In Florida, you do not have to leave any of your assets and possessions to your adult children if you do not want to. When making your last will and estate plan documents, you may feel like leaving one or a few of your children out of them.
Before you write anyone out of your estate plans, you should think about the damage it can cause.
Many people believe that it is easy to disinherit someone. No matter what their reasons are for doing so, leaving someone like a child out of estate plans is not as easy as it seems. If they do not disinherit their kid properly, it could hold up the distribution of assets and settling of their estates in probate court. Inheritance disputes are often unavoidable when leaving out an adult child. To minimize the amount of conflict and hurt feelings that occur, you should consider the following:
Make your intent known
People who say they are disinheriting someone and do not include that information in their estate plans are putting everyone else's inheritance at risk. They may even inform their family members of their intent before they die.
However, if there is no written record of an estate plan or the estate plan does not state they are disinheriting certain individuals, the courts could end up awarding their assets to the wrong beneficiaries. All plans to disinherit someone should be in writing.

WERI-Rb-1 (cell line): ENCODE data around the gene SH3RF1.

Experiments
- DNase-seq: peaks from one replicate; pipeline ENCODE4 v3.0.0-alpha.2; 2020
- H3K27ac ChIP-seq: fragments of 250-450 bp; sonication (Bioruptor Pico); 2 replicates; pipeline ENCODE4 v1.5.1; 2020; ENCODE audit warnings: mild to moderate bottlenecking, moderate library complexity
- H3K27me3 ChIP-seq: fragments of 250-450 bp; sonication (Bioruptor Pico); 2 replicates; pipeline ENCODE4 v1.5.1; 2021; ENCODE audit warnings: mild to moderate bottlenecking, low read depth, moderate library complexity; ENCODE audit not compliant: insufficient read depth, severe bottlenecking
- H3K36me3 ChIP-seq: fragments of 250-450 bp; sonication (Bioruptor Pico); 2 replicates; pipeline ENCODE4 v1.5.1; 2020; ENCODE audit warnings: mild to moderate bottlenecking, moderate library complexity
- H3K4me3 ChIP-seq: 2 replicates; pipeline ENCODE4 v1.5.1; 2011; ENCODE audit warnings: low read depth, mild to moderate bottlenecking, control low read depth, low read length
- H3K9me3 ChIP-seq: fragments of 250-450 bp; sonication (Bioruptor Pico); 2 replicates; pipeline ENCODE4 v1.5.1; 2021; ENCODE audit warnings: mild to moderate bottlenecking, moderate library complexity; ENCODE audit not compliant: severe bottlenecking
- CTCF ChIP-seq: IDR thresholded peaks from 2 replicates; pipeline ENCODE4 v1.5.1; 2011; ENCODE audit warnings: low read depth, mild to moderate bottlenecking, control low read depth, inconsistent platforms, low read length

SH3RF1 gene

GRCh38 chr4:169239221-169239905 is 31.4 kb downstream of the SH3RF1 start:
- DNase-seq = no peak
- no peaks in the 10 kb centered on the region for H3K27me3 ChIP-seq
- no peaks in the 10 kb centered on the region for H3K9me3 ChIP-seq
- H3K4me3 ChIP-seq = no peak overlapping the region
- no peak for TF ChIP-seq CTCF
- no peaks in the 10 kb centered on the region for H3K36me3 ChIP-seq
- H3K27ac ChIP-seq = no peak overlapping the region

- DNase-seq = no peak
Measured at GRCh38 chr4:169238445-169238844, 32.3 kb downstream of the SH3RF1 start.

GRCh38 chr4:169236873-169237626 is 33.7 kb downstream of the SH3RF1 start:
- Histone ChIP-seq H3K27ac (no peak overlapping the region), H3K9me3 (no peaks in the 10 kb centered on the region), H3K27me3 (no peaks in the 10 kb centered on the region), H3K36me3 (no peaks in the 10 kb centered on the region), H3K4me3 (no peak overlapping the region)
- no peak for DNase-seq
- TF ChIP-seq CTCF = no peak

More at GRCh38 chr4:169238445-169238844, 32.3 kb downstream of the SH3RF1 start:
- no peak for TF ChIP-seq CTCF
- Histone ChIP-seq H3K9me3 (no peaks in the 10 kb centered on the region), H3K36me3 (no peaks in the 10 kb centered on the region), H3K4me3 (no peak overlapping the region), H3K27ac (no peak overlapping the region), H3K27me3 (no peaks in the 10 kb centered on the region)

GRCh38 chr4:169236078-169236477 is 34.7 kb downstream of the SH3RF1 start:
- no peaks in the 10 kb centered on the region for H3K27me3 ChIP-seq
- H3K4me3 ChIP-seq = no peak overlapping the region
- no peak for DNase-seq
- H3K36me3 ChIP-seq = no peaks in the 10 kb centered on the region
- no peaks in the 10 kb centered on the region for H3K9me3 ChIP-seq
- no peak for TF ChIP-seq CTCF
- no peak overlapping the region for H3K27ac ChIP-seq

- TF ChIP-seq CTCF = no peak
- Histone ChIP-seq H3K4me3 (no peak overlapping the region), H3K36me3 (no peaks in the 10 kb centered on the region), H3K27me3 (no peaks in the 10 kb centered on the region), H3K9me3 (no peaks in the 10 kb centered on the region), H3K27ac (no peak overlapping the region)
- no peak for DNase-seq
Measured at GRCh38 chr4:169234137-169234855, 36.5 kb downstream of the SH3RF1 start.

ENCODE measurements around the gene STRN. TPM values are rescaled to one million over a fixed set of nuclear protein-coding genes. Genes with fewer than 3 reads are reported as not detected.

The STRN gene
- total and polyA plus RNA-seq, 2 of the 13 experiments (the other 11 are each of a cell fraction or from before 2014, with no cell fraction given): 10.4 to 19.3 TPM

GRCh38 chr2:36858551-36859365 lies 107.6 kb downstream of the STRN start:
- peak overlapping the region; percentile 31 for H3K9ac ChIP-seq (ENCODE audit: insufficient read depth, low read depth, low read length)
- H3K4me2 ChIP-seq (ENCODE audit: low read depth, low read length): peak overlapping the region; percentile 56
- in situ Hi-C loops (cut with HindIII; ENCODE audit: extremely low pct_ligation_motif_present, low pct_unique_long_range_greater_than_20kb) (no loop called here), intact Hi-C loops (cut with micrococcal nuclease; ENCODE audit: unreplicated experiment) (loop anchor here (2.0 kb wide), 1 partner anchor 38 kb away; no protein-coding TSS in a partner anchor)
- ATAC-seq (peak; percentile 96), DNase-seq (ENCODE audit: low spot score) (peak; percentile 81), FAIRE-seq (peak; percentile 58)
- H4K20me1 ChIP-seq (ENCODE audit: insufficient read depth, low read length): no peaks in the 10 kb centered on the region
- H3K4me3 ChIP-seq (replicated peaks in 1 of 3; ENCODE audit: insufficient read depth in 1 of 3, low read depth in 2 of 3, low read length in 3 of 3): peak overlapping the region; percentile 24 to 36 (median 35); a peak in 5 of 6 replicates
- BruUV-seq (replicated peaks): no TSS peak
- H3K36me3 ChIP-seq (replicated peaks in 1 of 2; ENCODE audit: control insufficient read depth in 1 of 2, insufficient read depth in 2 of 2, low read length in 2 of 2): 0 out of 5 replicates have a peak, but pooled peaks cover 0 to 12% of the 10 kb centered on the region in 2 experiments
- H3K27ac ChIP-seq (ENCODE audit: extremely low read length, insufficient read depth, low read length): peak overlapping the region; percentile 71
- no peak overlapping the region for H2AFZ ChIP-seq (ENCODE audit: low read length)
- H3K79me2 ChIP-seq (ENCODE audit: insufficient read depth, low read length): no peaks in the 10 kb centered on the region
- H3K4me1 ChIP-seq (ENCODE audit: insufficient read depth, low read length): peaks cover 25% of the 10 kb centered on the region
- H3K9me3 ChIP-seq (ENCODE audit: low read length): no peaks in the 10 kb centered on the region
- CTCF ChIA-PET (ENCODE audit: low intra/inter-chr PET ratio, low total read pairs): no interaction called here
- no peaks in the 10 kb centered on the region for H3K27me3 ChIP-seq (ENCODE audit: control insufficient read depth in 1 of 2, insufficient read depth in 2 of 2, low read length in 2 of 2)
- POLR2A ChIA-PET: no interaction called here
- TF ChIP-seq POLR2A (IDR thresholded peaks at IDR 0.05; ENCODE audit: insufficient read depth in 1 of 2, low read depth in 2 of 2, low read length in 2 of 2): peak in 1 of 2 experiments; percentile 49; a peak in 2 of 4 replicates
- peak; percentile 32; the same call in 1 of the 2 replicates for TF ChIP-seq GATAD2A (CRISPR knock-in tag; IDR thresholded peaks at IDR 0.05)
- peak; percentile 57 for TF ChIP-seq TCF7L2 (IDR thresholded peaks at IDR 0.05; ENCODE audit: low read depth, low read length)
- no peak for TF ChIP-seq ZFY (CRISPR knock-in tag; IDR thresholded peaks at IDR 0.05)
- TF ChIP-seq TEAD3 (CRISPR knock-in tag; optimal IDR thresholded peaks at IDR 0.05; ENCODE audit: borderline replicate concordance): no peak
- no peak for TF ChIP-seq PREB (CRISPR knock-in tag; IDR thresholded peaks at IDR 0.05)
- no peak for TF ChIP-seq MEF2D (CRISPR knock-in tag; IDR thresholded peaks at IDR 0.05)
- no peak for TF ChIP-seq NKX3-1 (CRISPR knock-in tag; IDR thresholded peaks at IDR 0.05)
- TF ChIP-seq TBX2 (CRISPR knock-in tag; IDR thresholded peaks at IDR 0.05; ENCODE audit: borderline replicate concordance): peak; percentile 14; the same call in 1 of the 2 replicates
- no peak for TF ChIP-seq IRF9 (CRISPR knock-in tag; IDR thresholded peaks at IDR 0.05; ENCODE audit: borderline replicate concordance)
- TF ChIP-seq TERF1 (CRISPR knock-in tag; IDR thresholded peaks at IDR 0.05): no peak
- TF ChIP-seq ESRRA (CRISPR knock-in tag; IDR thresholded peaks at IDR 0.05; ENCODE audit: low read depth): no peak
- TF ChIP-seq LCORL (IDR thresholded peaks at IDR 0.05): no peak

You should specifically state in your estate plans the names of the individuals you wish to disinherit and the fact that you are excluding them from benefiting from your estate. It is not a good idea to include reasons because they can provide disinherited adult children with fuel to file disputes and challenge your estate plans and final wishes. Your reasons may also give them cause to harbor negative feelings toward their siblings and remaining relatives.
Do not use disinheritance as a weapon
If you plan to use disinheritance as a way to control your adult children and keep them on track, you could be creating problems that may cause them to rebel and destroy their relationship with you and the rest of the family. A better option may be for you to set up trusts to incentivize them.
Before you disinherit anyone, reexamine your reasons for wanting to do so. Once you omit someone from your estate plans and the court executes those plans, you cannot take your actions back or fix the rift that it may create.